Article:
Power BI takes those changes and publishes the updated content pack to the content pack gallery.
Anybody who has connected to my content pack gets a message that the content pack has changed, and asks if they want to accept the changes or keep the older version.
So as the content pack owner, you can manage the versions that your colleagues are using.
Integrate OneDrive for Business with Power BI
In an earlier article we reviewed creating groups to help your organization manage and collaborate on content that's in Power BI. You can also use your Power BI / Office365 groups to collaborate and share by using OneDrive for Business.
Using OneDrive for Business as a source for your Power BI content gives you access to a number of helpful tools, such as version history. You can also share your files with an Office365 group from within OneDrive for Business to give access and allow many people to work on the same Power BI or Excel files.
To connect to a PBIX (Power BI Desktop) file on OneDrive for Business, sign in to the Power BI service and select Get Data. Choose Files under Import or Connect to Data, and then select OneDrive - Business. Highlight the desired file, and select Connect.
Your content appears in the left-hand side navigation bar.
Now, any changes made to the file on OneDrive for Business will be automatically reflected in the Power BI environment as well, and recorded in the version history.
Publish to web
In this lesson, we learn how to share a Power BI report on a web page, or share it through email, in just a few simple steps. This feature of Power BI is often referred to as Publish to web, and it's easy to use and to manage.
In Power BI, select the report you want to share, so it's displayed on the canvas. Then from the menu, select File > Publish to web.
From there, you see a dialog that explains you'll get an embed code that lets you include the report on a website or in mail.
When you select Create embed code, Power BI presents another dialog, telling you again that you're about to share your data with everyone on the Internet. Make sure that's okay!
Power BI presents a dialog with two links:
- A link you can share in email, which show the report as a web page
- HTML code (a link plus within an iframe) so you can embed the report directly into a web page
For the HTML link, you can choose from predefined sizes for the embedded report, or you can modify the iframe code yourself and customize its size.
You can simply paste the email link into a browser, and see your report as a web. You can interact with that web page just as you would if you were viewing the report in Power BI. The following images shows a Publish to web page, when its link was copied directly from that dialog into a browser:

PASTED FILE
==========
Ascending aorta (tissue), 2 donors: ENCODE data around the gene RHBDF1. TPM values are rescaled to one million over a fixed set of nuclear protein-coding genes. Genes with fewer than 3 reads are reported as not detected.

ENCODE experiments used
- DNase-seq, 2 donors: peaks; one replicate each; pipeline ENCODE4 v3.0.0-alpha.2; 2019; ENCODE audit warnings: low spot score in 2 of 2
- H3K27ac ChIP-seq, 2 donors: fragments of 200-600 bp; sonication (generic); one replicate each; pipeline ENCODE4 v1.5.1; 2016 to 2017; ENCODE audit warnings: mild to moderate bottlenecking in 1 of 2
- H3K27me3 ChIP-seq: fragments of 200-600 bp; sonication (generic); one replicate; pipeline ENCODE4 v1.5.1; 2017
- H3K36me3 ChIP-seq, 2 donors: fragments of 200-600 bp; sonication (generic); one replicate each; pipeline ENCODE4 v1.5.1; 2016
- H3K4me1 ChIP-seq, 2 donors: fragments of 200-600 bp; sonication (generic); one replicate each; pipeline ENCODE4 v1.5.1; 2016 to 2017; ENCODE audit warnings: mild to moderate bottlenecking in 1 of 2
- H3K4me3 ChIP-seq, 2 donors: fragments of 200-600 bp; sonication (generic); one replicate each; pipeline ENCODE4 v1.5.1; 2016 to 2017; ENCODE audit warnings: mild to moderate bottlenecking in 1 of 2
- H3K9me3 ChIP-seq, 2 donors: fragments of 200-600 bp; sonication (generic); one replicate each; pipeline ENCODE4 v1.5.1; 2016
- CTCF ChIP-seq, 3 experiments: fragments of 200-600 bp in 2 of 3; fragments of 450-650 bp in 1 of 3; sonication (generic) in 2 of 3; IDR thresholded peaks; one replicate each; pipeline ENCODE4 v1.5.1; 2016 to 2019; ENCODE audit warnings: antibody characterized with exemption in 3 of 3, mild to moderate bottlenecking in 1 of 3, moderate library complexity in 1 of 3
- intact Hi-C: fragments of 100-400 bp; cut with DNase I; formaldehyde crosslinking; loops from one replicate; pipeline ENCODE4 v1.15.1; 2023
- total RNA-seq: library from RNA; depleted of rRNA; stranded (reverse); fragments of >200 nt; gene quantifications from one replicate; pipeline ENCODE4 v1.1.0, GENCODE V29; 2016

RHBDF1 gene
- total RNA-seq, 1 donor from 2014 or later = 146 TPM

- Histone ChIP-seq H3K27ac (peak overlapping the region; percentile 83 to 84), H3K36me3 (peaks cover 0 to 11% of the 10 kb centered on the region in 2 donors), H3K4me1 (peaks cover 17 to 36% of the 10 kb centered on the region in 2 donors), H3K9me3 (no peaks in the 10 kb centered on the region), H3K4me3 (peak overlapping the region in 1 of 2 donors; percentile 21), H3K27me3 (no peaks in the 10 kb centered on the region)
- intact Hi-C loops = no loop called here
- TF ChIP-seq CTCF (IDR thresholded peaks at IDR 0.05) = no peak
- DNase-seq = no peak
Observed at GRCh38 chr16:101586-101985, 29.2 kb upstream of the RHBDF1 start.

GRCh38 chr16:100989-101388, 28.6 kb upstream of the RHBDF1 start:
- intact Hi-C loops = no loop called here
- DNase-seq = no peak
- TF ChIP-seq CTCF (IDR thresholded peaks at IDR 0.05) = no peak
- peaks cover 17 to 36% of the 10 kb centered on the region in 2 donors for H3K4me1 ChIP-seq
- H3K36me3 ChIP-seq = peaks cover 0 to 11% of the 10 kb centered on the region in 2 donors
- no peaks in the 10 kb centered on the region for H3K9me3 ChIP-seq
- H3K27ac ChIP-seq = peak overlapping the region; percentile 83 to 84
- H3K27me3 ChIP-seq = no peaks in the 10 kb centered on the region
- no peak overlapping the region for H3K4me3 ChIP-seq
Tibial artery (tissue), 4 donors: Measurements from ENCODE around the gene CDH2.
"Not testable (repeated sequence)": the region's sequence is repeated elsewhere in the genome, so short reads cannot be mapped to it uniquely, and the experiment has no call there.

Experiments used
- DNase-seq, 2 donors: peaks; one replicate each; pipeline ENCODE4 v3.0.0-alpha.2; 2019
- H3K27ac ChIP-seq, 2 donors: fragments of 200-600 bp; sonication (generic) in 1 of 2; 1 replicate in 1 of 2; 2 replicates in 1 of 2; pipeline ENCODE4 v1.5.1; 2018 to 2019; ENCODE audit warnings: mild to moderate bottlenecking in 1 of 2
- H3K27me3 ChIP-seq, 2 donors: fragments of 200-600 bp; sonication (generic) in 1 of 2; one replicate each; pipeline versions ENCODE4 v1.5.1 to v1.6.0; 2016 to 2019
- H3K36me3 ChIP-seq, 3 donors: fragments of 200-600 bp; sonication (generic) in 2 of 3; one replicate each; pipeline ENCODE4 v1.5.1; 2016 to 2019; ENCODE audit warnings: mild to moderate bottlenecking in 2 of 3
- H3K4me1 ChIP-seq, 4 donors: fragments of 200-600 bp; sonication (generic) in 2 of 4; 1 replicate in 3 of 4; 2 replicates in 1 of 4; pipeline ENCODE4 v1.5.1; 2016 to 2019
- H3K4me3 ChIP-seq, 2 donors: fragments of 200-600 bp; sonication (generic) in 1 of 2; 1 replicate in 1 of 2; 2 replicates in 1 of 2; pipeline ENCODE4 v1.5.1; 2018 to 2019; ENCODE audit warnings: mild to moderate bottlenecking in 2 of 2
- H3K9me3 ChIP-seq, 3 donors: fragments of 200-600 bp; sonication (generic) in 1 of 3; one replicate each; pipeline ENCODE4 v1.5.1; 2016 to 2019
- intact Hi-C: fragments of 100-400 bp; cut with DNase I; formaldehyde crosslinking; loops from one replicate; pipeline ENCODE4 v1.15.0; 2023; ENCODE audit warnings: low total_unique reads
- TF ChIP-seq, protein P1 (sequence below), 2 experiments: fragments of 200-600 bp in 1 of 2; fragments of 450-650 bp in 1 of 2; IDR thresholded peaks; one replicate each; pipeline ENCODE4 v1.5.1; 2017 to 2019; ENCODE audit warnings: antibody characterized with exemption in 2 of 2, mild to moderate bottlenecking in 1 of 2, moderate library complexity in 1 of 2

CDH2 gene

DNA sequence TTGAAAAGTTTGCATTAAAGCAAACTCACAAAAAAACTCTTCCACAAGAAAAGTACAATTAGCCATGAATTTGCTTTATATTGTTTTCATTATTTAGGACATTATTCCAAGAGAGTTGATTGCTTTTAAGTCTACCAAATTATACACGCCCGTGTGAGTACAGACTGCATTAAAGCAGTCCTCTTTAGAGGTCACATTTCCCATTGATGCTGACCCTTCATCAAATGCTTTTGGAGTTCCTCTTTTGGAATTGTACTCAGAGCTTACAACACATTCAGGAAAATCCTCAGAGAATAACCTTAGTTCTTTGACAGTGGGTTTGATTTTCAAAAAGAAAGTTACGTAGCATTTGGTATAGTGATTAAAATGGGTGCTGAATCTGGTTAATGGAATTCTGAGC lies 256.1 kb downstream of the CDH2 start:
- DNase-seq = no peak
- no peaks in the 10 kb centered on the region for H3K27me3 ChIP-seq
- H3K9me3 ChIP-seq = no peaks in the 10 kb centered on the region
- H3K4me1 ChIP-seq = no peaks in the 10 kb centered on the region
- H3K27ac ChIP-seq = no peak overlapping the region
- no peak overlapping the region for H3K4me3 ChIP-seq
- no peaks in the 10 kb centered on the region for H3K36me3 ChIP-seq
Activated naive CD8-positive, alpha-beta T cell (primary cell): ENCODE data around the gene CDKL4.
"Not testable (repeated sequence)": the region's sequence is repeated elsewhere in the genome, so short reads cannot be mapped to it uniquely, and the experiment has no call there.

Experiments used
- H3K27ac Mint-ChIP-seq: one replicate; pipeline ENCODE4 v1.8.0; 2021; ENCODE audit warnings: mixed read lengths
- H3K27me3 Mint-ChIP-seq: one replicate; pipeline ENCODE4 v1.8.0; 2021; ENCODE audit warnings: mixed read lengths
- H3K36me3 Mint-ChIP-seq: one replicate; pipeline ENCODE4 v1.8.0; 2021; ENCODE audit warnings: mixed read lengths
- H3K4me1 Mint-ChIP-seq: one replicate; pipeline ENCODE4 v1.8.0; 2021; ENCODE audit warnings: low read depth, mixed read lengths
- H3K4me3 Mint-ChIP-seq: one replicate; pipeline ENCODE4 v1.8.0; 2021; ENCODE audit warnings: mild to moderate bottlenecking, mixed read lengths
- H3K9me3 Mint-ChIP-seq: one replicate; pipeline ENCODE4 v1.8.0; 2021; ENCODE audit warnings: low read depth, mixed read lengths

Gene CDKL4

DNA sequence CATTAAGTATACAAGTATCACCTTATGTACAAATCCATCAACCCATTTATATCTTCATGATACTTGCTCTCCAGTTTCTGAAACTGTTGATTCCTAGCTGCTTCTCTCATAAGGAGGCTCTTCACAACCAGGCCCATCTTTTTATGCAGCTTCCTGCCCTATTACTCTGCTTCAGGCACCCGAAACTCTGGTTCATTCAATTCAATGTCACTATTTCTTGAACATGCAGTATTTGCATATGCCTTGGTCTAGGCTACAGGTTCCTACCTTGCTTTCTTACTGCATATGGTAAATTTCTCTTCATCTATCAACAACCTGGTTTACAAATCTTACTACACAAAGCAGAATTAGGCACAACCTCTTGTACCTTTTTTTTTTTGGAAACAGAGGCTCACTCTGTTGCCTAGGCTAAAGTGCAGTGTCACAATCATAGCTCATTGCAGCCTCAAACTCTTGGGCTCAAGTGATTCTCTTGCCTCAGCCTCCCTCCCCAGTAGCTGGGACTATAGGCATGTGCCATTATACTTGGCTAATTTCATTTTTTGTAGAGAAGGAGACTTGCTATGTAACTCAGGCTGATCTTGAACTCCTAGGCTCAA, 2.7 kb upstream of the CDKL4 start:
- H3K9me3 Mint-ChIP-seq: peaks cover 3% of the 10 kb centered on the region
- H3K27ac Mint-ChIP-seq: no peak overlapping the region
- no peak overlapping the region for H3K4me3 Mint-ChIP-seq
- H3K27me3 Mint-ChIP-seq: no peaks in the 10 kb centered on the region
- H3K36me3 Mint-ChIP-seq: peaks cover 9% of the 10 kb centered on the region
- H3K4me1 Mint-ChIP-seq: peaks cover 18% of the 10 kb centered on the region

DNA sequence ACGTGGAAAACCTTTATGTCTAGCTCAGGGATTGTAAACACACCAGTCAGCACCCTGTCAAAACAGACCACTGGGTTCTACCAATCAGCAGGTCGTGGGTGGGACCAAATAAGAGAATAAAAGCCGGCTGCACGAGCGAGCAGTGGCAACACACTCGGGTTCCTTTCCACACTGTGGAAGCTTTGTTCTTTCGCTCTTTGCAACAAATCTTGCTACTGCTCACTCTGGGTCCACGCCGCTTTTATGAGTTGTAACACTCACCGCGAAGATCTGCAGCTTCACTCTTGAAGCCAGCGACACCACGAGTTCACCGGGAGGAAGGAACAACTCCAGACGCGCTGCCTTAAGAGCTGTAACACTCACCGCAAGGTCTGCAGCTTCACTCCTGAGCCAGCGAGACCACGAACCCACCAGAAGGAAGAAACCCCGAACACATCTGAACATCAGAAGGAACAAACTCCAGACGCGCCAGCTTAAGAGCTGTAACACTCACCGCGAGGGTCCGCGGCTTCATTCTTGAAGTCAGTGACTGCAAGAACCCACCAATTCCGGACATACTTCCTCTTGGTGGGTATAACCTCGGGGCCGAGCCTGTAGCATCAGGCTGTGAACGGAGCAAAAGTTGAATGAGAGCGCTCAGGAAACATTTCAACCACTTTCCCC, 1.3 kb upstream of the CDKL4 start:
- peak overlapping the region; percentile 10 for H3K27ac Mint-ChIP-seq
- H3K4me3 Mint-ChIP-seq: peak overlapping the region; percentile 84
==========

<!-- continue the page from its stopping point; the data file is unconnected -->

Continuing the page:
You can also embed that iframe link into a blog post or website, or into Sway, too.
Want to delete an embed code you created? No problem. In Power BI, select the gear icon in the upper right corner, then select Manage embed codes.
The Power BI workspace shows the embed codes you've created (in the image below, there's just one). When you click the ellipses, you can then select to get the code for the embed code, or delete the embed code entirely.
And that's all there is to publishing your Power BI report to the web, and sharing it with the world. It's easy!
Completion of Power BI Guided learning
You did it! Congratulations! You've completed the Guided Learning course for Power BI. You've come full circle from learning the basic elements of Power BI, taken a tour through its software features and elements, and learned how they all work together.
This is the last section (and the final topic, unless you want to learn DAX) in the course, so if you went through all of these sections in order, take a moment to pat yourself on the back. Good job! You're now well versed in all these important concepts:
- What Power BI is
- The building blocks of Power BI
- Getting and modeling data
- Exploring data in the Power BI service
- Using Excel and Power BI together
- And publishing and sharing your work
That's a lot of knowledge, and now that you have all this in your head, you're ready to go put it to use! Here are some links to downloads or to get your browser connected to the Power BI service:
- You can always get the latest Power BI Desktop
- Heading to the Power BI service is easy
- Getting mobile apps for Power BI is a tap away
There's more help and reference content available, too. Just go to the top of this page, and select Learning > Documentation to see our extensive set of Power BI reference content.
We hope you've enjoyed your journey through this Power BI Guided Learning experience. Best of luck to you, and may your Power BI visuals always be immersive and compelling.
One more section for DAX users
Still want more? Interested in using DAX (Data Analysis Expressions) to create, filter, or use custom columns and tables in Power BI? There's one more section targeted at people inclined to do some code work in Power BI, and it's called Introduction to DAX. Take a look if you're interested - it uses the same friendly approach as the rest of Guided Learning.
You've completed the Publishing and sharing section of Power BI Guided Learning. If you want an introduction to DAX, the language used to create Power BI queries, head to the next tutorial.
Send feedback about: